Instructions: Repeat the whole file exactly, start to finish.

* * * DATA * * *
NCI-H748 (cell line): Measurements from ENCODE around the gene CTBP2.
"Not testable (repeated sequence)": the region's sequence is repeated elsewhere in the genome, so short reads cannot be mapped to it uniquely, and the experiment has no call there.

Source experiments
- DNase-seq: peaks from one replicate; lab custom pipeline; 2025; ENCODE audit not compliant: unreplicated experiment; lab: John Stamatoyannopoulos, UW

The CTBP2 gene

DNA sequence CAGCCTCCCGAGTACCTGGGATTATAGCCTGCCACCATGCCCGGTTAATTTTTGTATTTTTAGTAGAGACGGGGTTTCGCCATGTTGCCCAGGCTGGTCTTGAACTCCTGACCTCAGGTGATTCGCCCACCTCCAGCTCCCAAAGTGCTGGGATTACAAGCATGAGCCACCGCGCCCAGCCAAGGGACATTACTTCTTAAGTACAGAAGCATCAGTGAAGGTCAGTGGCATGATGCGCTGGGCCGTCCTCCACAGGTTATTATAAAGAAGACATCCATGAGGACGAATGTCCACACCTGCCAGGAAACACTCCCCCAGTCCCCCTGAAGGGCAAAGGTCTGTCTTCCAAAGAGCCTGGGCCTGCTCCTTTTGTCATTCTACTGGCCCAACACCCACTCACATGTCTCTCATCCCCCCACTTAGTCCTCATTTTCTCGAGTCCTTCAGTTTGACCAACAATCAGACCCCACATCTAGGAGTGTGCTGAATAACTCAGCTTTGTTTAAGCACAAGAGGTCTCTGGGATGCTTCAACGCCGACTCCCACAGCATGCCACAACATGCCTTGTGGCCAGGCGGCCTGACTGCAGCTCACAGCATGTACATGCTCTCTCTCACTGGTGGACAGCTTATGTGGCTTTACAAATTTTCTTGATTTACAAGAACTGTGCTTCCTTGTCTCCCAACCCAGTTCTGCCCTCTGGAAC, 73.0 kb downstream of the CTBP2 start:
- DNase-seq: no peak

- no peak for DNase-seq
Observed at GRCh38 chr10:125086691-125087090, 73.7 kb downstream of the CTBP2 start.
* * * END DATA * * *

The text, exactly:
NCI-H748 (cell line): Measurements from ENCODE around the gene CTBP2.
"Not testable (repeated sequence)": the region's sequence is repeated elsewhere in the genome, so short reads cannot be mapped to it uniquely, and the experiment has no call there.

Source experiments
- DNase-seq: peaks from one replicate; lab custom pipeline; 2025; ENCODE audit not compliant: unreplicated experiment; lab: John Stamatoyannopoulos, UW

The CTBP2 gene

DNA sequence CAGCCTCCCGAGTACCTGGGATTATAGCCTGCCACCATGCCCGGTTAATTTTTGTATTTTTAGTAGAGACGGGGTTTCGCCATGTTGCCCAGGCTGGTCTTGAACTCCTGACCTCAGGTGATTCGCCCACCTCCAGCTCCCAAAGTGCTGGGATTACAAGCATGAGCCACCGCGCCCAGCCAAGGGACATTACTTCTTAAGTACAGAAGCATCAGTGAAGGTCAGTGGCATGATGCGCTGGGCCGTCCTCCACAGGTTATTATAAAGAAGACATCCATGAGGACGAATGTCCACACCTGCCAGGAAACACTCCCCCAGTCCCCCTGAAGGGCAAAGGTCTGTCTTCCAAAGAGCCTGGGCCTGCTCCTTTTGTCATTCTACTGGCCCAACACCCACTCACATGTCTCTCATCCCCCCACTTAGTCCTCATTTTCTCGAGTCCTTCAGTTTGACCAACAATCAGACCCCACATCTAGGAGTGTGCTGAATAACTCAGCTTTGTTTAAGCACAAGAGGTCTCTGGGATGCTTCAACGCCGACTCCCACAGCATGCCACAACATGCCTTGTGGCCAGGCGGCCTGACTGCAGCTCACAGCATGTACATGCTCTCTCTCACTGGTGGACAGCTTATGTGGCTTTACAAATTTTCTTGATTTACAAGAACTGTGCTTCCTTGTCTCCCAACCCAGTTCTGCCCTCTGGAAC, 73.0 kb downstream of the CTBP2 start:
- DNase-seq: no peak

- no peak for DNase-seq
Observed at GRCh38 chr10:125086691-125087090, 73.7 kb downstream of the CTBP2 start.